SEAN'S LUCKY 13 OF 2011

Why 13, you ask? Well, it’s my favorite number and, conveniently, it is also the number of albums that grabbed my attention this year. Plus, I like the title of “Lucky 13” for my list.

13. Ryan Adams – Ashes & Fire. This is the album I’ve turned to all year whenever I’ve been in the mood to chill. Perfect for sitting back with a bottle of scotch. (Sound pretentious enough?)  On a side note, Ryan did a couple excellent covers of my music idol, Bob Mould, this year: Black Sheets of Rain (Live on Letterman) and Heartbreak a Stranger (Bob Mould Tribute Concert)

Ryan Adams – Chains Of Love

12. Foster and Lloyd – Its Already Tomorrow. This album out jangles The Byrds. The title track and “Lucky Number” are the best power-pop songs I’ve heard in years.

Foster and Lloyd – Lucky Number

11. R.E.M – Collapse Into Now. I doubt if R.E.M could have left after a better album, short of retiring after Automatic For The People (a valid argument). “Discoverer” may be their best opening track since “Begin the Begin” off Life’s Rich Pageant. “Uberlin” may simply the best song they’ve recorded in the past 10 years.

R.E.M. – Uberlin

10. Hayes Carll – KMAG YOYO (& Other American Stories). Hayes gets the most attention for his romps and stomps, but his songwriting really shines on the slower songs.  “Another Like You” is a cleaver give and take with Cary Ann Hearst.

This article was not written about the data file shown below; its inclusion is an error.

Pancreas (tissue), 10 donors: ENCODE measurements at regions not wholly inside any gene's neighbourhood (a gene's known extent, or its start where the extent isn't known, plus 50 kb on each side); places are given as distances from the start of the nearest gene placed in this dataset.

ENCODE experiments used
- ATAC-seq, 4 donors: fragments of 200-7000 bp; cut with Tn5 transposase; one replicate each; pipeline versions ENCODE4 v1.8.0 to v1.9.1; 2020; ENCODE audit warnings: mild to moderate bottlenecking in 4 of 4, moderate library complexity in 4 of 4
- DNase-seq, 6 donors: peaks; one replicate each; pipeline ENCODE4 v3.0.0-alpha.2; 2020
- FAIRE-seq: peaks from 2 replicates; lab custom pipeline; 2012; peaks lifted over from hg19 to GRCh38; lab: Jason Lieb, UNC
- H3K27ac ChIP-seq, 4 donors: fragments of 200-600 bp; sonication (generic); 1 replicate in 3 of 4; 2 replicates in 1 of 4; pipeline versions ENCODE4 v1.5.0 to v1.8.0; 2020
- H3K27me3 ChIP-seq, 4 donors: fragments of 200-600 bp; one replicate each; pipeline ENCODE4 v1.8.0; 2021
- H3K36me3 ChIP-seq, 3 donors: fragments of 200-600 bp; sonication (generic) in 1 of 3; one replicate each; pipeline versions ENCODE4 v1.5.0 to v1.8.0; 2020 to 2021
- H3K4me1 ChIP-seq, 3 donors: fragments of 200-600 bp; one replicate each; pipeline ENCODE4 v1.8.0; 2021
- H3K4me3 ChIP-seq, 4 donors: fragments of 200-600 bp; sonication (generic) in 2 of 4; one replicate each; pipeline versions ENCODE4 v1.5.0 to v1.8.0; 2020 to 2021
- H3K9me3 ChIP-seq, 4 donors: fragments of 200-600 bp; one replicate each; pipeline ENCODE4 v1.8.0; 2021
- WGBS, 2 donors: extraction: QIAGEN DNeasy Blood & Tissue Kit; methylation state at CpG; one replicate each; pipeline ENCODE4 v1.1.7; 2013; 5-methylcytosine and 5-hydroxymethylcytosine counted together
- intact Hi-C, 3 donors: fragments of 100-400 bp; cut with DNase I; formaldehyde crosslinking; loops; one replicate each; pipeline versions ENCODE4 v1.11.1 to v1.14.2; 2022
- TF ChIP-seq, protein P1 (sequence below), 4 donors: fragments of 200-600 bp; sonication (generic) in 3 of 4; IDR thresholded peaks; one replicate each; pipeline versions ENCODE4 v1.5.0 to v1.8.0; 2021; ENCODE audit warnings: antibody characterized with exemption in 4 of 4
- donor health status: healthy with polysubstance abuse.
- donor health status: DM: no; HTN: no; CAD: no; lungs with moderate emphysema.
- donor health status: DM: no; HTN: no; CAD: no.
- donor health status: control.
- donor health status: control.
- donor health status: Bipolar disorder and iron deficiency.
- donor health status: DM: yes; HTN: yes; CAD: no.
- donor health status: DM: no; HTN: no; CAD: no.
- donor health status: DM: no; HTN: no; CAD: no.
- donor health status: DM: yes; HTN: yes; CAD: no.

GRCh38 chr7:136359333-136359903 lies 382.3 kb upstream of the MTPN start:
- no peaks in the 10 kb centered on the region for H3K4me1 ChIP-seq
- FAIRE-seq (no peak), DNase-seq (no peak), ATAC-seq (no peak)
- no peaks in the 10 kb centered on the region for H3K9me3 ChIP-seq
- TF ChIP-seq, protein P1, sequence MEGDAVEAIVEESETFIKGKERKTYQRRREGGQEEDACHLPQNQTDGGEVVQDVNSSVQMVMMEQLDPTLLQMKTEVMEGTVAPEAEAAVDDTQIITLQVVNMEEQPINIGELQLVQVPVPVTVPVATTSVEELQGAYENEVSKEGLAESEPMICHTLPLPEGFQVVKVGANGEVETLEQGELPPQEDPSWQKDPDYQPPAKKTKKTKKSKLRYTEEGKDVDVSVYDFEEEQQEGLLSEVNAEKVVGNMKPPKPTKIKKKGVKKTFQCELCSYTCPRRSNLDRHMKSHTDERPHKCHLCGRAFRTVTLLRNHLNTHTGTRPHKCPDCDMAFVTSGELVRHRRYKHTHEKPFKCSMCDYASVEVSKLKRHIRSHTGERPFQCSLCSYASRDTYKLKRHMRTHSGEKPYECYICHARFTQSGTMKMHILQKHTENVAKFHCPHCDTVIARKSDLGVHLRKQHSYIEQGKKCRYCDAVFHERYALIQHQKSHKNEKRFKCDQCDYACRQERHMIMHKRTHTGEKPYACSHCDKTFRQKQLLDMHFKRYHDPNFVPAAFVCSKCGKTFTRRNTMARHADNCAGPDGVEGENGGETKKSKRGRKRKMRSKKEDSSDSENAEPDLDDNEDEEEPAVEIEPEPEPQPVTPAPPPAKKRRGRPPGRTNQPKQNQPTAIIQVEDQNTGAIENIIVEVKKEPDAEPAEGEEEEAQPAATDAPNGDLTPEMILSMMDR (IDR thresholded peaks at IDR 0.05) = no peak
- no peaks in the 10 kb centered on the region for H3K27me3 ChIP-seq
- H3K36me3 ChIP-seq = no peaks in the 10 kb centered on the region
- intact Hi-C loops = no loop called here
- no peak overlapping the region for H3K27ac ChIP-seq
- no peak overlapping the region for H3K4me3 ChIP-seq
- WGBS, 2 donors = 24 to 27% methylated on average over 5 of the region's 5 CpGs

Hayes Carll – Stomp and Holler

9. Drive by Truckers – Go-Go Boots. One of the things about doing these lists is you go back to revisit albums from earlier in the year that you got burned out on. Sometimes you realize they weren’t as good as you thought. Other times they sound even better on the second “first” listen. This is the latter.

Drive-By Truckers – The Weakest Man

8. Have Gun, Will Travel – Mergers and Acquisitions. Pretty much everything Autopsy said.

Have Gun Will Travel – Freightliner

7. Dave Alvin – Eleven Eleven. No better CountryRockBlues album released this year. Like his songwriting, Dave’s baritone is as strong as ever. How did I overlook reviewing this? Gonna have to rectify that after the first of the year.

Dave Alvin – Johnny Ace Is Dead

6. The Decemberists – The King is Dead. I’m one of those who never got into The Decemberists before this album. But, being a REM-head since the mid-80s, it is in my DNA to adore this one. “Down By The Water” another of my songs of the year.

The Decemberists – Calamity Song

5. Jason Boland and The Stragglers – Rancho Alto. A true country album in every sense of the word. If anyone is carrying the “traditionalist banner”, it’s Jason. This album is proof. “Farmer’s Luck” ranks with Mellencamp’s “Rain on the Scarecrow” as one the great songs describing the troubles of the American farmer. “False Accuser’s Lament” is a prime example of Jason’s vivid storytelling.

Jason Boland & The Stragglers – False Accuser’s Lament

4. The Damn Quails – Down the Hatch. See review

The Damn Quails – Me and The Whiskey

3. Jason Isbell & The 400 Unit – Here We Rest. Top notch songwriting, great band, great album. “Codeine” is one of my songs of the year, although “Go It Alone” might be the song that got the most play as it has helped me get through my separation and pending divorce.